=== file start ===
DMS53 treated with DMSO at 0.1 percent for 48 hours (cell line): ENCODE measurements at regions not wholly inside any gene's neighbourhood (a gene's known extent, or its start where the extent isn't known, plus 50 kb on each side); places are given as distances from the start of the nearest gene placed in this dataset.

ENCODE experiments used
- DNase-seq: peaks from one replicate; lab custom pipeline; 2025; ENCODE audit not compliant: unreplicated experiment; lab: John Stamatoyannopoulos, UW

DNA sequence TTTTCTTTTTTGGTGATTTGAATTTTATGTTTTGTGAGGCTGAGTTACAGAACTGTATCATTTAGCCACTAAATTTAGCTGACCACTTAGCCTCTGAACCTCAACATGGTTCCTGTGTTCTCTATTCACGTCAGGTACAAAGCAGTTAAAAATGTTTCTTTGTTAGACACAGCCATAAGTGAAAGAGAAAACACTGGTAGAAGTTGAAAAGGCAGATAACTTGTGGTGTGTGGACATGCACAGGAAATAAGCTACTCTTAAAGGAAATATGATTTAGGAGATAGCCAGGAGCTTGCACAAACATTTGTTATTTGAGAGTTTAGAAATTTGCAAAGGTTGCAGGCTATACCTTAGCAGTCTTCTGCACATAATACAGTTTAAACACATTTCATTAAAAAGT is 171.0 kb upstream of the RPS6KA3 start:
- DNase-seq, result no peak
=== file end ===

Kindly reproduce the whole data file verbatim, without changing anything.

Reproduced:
DMS53 treated with DMSO at 0.1 percent for 48 hours (cell line): ENCODE measurements at regions not wholly inside any gene's neighbourhood (a gene's known extent, or its start where the extent isn't known, plus 50 kb on each side); places are given as distances from the start of the nearest gene placed in this dataset.

ENCODE experiments used
- DNase-seq: peaks from one replicate; lab custom pipeline; 2025; ENCODE audit not compliant: unreplicated experiment; lab: John Stamatoyannopoulos, UW

DNA sequence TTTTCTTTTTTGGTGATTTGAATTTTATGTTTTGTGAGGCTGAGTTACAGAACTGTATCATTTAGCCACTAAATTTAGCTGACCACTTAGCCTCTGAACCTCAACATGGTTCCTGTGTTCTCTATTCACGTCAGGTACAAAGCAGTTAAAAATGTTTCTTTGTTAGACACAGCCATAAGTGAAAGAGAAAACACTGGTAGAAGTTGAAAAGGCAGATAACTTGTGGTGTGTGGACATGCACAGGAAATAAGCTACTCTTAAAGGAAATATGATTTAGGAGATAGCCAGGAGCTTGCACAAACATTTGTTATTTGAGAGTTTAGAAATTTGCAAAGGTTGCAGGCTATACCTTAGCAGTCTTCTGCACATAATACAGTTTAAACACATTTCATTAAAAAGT is 171.0 kb upstream of the RPS6KA3 start:
- DNase-seq, result no peak